Creating a Directory Structure:

This is a review of the information we covered in the first few days of class. The purpose of this activity is three-fold:

  1. To develop a convention for naming and organizing your files.

  2. To gain practice with creating folders and organizing directory structures

  3. To help keep your hard drive and partitions organized

Open Windows Explorer (not Internet Explorer).  If you don't have a shortcut go to Start All Programs Accessories Windows Explorer.
Creating Folders:

You may have a Network drive available, but this example assumes that the new directory structure will be created in the (C) - Drive under Computer. Selecting (C) will bring up the list of existing Folders on the right side panel of the Explorer window.

Your directory may look different than the example. Select the View menu and try the various display options: Extra Large Icons, Large Icons, Medium Icons, etc.

This is the Large Icons view. I prefer the Details view because it shows the Date Modified, File Size, etc., but that's just my preference.

Sort By allows you to arrange the icons by a variety of criteria such as Name, Date Modified, File Size, and more.

The faded folder icons represent "hidden" folders - usually system folders that are protected and shouldn't be tampered with.

To create a new folder select New from the File menu, then choose Folder from the fly-out window.

While the new folder is still selected you can type in the folder name.


With the new folder, (_Info_Tech) still highlighted, go ahead and create the rest of the folders that you will need. The underscore _ at the beginning of a file or folder name will force the file or folder to the top of a list when arranged alphabetically.  I do this for a folder that I may want to access quickly without having to search for it.

Creating Sub-folders:


Inside some of these folders we are going to create sub-directories, or sub-folders. Double-click on the MS_Office_projects folder. This places the MS_Office folder at the current level, as shown in the address bar at the top as well as in the Folders panel to the left.



Create the new sub-folders just as you did the folders in the previous steps.  You can also Right-Click inside the Explorer window to add a new folder.

The example to the left shows four sub-folders inside the MS_Office folder.


This the the completed Directory Structure.  Notice the 'tiered' levels of sub-folders in the left Folder panel.

The File con and information appears to the right, but both files and folders can exist within a higher-level folder.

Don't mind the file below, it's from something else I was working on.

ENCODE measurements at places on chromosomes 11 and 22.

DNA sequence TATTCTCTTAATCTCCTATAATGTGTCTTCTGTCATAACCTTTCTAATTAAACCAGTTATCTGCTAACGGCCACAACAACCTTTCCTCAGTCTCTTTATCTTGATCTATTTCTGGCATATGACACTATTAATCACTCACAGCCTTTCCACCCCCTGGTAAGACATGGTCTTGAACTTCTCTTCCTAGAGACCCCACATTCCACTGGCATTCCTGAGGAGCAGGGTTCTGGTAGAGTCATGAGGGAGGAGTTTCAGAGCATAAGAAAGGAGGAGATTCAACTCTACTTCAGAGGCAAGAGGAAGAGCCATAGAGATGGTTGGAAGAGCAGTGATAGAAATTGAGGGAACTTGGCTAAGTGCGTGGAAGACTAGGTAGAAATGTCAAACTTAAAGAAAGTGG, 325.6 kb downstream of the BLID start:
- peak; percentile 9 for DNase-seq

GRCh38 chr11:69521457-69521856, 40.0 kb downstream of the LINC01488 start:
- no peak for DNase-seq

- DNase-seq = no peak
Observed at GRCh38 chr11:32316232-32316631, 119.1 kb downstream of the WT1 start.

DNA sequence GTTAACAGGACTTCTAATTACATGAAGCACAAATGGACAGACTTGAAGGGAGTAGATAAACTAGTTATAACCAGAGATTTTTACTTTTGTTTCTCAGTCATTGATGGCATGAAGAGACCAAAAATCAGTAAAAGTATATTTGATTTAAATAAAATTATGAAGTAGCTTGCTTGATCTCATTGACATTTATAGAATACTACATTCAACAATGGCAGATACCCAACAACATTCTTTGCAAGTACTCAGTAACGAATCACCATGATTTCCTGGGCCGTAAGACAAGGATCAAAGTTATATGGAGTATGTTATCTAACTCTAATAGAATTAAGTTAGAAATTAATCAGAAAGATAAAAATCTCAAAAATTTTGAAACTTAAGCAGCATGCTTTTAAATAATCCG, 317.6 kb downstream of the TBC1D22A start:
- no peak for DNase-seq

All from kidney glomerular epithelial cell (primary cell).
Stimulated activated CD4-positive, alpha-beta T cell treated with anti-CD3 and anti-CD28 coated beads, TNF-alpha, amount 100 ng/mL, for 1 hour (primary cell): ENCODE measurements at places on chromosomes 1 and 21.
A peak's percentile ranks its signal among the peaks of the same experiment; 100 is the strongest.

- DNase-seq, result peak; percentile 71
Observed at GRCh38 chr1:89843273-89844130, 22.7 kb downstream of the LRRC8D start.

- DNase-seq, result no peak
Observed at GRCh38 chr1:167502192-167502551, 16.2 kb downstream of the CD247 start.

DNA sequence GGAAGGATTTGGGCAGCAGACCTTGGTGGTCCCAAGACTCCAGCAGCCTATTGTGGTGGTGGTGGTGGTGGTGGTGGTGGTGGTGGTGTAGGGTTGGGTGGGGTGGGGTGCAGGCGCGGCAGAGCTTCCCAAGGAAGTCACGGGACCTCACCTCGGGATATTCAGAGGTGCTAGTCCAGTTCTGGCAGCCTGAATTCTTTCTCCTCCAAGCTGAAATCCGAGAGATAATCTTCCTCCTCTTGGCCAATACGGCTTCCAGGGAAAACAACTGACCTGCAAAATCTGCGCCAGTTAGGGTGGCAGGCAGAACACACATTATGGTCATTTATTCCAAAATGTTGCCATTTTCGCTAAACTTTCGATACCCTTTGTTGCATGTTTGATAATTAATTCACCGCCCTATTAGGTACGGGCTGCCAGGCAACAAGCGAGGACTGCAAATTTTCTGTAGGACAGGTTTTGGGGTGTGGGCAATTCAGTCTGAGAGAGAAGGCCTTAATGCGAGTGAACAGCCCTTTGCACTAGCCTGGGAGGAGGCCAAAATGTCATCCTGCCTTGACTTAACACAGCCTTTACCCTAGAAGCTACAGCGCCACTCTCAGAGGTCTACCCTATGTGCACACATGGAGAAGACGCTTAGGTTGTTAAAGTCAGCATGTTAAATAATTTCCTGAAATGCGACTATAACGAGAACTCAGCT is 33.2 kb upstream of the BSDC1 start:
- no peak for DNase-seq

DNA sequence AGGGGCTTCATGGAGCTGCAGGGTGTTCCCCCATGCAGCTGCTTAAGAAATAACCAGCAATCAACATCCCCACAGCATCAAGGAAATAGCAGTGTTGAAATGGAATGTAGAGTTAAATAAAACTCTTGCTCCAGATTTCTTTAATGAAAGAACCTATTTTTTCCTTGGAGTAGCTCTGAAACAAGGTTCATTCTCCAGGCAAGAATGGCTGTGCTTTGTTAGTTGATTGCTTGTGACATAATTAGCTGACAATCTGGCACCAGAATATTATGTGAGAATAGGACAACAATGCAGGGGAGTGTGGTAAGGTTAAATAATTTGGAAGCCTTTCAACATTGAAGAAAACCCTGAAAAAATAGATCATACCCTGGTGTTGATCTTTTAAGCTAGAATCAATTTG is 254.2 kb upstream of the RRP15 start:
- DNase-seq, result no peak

Developing a Naming Convention:

Developing a file-name system is a necessity for keeping track of some important aspects of your files.  While the file extensions, (.jpg, .cdr, .psd ,etc.) will remind you what program you created them in, you might want to keep track of other information as well.  When I designed houses for a living I often created variations of the design to present to the client, but I always wanted the ability to come back to the original concept.  I also wanted to distinguish each project by client.  Typical file names might have been: J_Doe_vs1_Sept21.dwg or B_Smith_vs2_Nov22b.dwg.

From the file name I was quickly able to determine the following information:

B_Smith vs2 Nov22 b dwg
Client name drawing version Date of last changes revision AutoCAD file

Since most of work at this time involved designing homes, just about all of my files were house plans designed in one of two or three programs that I used. But an important point that you have to consider here is that you will be using any one of a few dozen software programs to create possibly hundreds of project files. You will also be handing these files in for marks. 

Scary Hypothetical Situation:

Let's say that you worked on a PhotoShop project for several days and decided to hand it in with the file name gel_text.psd. This tells me that it is a PhotoShop file of a project having something to do with applying a style to some text, but it doesn't tell me whose project it is!  Also, if someone else was to hand in a project with the same name after you turned yours in, they would probably accidentally over-write your project.

An example of a good filename might be:   J_Smith_geltext_S23.psd

J_Smith geltext S22 psd
Student's name nature of project Date of last changes PhotoShop file

In this example is very unlikely that someone else would accidentally over-write your file, unless they had your same initial and last name.  What would you do in that case?  Simple - legally change your name!  (Or, you could use your first and middle initial).

Something else to consider:

There is something else you can do to make my life easier - remind me which class you're in!  That way, when you hand in your projects I can put them in the correct folder for marking.  Here is an example: 


In the preceding example I can tell that this project belongs with the Block 1 project files.

* For Mr. C's classes:

When you are finished this project, do a screen capture similar to the image above. To do a Print Screen first maximize the window then press the Print Screen button. This will save the capture to the clipboard.  Next, open a Word file and select Paste. Save the file and print out. Hand in the printed version with your name on it.